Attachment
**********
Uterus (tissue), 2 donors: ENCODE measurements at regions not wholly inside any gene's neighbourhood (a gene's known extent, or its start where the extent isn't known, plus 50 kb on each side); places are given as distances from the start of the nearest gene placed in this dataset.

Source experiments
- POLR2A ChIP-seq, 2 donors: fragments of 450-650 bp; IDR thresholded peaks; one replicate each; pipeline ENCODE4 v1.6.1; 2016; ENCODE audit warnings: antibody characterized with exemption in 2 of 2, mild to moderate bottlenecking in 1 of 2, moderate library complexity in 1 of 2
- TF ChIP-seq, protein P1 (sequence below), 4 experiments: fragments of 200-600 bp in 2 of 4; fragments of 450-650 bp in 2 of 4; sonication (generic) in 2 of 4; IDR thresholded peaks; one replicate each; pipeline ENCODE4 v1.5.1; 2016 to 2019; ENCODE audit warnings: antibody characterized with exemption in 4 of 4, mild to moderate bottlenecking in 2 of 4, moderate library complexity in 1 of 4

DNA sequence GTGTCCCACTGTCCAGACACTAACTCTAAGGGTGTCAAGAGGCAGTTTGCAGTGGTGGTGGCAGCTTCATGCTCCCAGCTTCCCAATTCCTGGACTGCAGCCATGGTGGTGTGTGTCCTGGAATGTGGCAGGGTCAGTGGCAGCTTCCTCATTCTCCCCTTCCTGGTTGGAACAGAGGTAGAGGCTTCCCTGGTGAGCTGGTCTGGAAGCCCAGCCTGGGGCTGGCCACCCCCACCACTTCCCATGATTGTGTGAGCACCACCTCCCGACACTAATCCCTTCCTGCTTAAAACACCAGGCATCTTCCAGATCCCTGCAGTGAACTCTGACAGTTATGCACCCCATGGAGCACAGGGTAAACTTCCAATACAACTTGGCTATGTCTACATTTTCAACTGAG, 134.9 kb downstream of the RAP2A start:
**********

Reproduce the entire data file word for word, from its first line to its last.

Uterus (tissue), 2 donors: ENCODE measurements at regions not wholly inside any gene's neighbourhood (a gene's known extent, or its start where the extent isn't known, plus 50 kb on each side); places are given as distances from the start of the nearest gene placed in this dataset.

Source experiments
- POLR2A ChIP-seq, 2 donors: fragments of 450-650 bp; IDR thresholded peaks; one replicate each; pipeline ENCODE4 v1.6.1; 2016; ENCODE audit warnings: antibody characterized with exemption in 2 of 2, mild to moderate bottlenecking in 1 of 2, moderate library complexity in 1 of 2
- TF ChIP-seq, protein P1 (sequence below), 4 experiments: fragments of 200-600 bp in 2 of 4; fragments of 450-650 bp in 2 of 4; sonication (generic) in 2 of 4; IDR thresholded peaks; one replicate each; pipeline ENCODE4 v1.5.1; 2016 to 2019; ENCODE audit warnings: antibody characterized with exemption in 4 of 4, mild to moderate bottlenecking in 2 of 4, moderate library complexity in 1 of 4

DNA sequence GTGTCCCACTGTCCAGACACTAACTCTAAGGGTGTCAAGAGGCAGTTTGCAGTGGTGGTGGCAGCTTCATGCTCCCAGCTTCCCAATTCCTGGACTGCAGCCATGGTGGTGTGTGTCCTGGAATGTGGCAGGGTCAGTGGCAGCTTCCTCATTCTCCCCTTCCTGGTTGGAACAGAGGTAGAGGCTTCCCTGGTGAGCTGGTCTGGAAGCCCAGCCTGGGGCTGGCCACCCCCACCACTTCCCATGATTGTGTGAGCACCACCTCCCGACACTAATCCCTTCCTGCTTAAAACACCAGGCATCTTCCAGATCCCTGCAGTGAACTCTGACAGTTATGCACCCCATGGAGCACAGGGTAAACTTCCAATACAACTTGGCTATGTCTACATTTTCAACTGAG, 134.9 kb downstream of the RAP2A start: